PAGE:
“Collections are way down because we are in a recession,” Royce said. In order to get back to a more balanced budget, he said, “The economic rate of growth has to be about 2 percent.”
Royce said he and his colleagues in Congress are making efforts to draft bills that will spur economic growth.

“We’ve got a situation where we’ve got more people out of work by millions of people,” he said.

He said a bill currently went through the Senate that will remove restrictions on how start-up companies find new investors and that the bill will make it easier for companies to obtain Initial Public Offerings (IPO), which will help them get listed publicly to attract new investors.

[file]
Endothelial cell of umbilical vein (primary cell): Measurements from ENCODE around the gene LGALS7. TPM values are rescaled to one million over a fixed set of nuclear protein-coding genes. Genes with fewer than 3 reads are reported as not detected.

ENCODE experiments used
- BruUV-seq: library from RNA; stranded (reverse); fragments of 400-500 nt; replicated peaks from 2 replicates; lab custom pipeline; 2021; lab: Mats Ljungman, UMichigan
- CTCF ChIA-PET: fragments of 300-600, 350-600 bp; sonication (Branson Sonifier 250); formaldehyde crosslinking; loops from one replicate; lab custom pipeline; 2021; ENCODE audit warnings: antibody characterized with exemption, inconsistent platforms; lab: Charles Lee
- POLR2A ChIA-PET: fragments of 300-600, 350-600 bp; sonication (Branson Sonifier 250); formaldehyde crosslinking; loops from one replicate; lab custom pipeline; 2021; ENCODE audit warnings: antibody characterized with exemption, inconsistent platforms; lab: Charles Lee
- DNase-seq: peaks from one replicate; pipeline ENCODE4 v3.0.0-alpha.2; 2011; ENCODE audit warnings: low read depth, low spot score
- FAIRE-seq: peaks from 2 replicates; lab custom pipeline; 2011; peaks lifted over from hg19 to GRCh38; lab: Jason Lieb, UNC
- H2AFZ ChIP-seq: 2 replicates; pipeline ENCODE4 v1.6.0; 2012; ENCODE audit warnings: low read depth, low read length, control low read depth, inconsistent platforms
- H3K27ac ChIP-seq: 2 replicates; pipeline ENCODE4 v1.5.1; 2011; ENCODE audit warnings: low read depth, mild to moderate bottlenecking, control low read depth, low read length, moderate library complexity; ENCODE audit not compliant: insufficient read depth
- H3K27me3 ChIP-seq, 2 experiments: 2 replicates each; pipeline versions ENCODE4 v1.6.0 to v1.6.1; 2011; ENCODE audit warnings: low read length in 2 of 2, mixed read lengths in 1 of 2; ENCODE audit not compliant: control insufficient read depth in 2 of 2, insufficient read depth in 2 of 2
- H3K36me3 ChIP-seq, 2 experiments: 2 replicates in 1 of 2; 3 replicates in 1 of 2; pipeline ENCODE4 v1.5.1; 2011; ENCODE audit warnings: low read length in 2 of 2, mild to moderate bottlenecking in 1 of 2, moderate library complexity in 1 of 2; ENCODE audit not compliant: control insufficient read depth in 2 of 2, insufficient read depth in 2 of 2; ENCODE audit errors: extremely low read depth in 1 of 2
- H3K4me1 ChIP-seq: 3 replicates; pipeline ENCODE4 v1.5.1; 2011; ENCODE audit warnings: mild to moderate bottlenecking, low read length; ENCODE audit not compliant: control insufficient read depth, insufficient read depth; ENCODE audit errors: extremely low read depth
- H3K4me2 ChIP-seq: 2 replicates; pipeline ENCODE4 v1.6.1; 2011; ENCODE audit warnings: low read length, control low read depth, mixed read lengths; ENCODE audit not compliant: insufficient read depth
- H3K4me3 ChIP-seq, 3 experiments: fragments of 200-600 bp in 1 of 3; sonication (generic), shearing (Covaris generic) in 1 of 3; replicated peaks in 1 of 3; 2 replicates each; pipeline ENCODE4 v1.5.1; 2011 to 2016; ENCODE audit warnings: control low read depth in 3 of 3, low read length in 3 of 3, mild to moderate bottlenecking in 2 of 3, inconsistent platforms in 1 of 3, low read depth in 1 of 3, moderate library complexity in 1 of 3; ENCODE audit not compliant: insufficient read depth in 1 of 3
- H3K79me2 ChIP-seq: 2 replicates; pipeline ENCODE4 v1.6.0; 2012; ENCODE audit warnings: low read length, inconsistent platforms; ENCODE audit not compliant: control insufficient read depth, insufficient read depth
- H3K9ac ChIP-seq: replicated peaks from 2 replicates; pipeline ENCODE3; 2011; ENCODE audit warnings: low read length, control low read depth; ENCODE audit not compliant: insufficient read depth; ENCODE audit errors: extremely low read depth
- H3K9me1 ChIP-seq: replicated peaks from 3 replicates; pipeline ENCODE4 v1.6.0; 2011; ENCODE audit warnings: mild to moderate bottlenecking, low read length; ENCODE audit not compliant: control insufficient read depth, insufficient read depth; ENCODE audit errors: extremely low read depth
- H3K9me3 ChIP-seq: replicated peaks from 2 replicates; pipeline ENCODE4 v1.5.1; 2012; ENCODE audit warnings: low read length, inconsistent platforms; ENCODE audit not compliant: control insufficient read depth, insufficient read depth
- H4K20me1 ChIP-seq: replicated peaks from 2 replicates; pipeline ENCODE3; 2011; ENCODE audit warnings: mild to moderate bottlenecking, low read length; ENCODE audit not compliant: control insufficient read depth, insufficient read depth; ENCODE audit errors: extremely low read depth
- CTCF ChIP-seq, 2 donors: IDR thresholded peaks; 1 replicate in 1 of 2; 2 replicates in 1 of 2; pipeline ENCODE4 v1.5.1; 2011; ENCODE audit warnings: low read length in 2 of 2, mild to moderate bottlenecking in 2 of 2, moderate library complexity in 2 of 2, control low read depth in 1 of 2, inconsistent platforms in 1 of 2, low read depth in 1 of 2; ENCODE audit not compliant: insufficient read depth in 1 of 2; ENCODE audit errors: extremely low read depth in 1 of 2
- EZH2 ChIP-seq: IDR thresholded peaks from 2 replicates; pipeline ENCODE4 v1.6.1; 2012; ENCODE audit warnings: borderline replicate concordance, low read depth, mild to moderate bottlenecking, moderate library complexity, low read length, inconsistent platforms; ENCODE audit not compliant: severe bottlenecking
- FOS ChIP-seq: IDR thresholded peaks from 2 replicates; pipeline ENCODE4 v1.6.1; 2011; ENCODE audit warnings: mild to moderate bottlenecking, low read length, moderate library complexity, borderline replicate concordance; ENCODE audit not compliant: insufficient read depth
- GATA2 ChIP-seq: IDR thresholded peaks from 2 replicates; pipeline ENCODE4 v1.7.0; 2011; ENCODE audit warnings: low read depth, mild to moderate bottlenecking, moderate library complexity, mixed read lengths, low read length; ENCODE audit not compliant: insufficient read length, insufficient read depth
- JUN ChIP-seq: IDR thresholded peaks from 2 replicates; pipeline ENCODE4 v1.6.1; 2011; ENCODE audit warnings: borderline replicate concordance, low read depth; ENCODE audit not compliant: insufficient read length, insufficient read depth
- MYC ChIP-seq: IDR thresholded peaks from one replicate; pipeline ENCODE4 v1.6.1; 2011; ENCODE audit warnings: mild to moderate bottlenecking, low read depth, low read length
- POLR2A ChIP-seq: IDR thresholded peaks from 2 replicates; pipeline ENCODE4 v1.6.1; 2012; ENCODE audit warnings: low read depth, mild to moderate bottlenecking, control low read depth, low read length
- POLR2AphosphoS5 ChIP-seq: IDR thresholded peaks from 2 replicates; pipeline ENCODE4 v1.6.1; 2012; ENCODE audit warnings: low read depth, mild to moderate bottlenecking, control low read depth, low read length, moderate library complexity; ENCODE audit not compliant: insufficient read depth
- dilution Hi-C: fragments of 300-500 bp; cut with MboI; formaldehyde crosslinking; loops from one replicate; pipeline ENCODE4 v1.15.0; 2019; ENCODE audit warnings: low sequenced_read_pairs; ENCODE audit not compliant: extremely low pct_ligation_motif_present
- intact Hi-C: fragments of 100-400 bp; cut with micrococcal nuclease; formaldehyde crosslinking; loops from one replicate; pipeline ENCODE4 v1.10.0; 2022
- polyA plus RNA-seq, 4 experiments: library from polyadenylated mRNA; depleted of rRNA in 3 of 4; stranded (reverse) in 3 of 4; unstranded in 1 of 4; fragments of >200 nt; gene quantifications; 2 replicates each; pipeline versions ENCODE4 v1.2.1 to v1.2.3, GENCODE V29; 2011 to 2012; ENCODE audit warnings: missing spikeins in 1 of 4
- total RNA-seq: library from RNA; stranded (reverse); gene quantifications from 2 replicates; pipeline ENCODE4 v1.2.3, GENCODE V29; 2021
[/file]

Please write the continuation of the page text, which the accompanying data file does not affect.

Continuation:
“In the ‘90s, half of the IPOs in the world were in the United States — millions in California,” Royce said.

Tightening regulation on a company’s finances, such as the Sarbanes-Oxley Act, have been detrimental to getting the U.S. to pick up on economic growth, he said.

Sarbanes-Oxley came about as a reaction from Congress to the Enron and Worldcom bankruptcies, in which companies gave false financial reports in order to defraud investors.

Recently, a hot debate topic in Washington has been on the Keystone Pipeline, a proposed project that would run oil from Canada to refineries in the U.S.

“The biggest fight in the past few weeks has been on the Keystone Pipeline,” Royce said.

He said Obama has stalled negotiations on the bill, largely on political grounds. Canada began to lose patience, and instead pushed through an agreement with China to build a pipeline that flows westward to Vancouver that would send oil to Asia. He said that in this political season, everyone is maneuvering their positions on oil drilling. Everyone in Washington is looking to take credit for recent advances in U.S. oil production.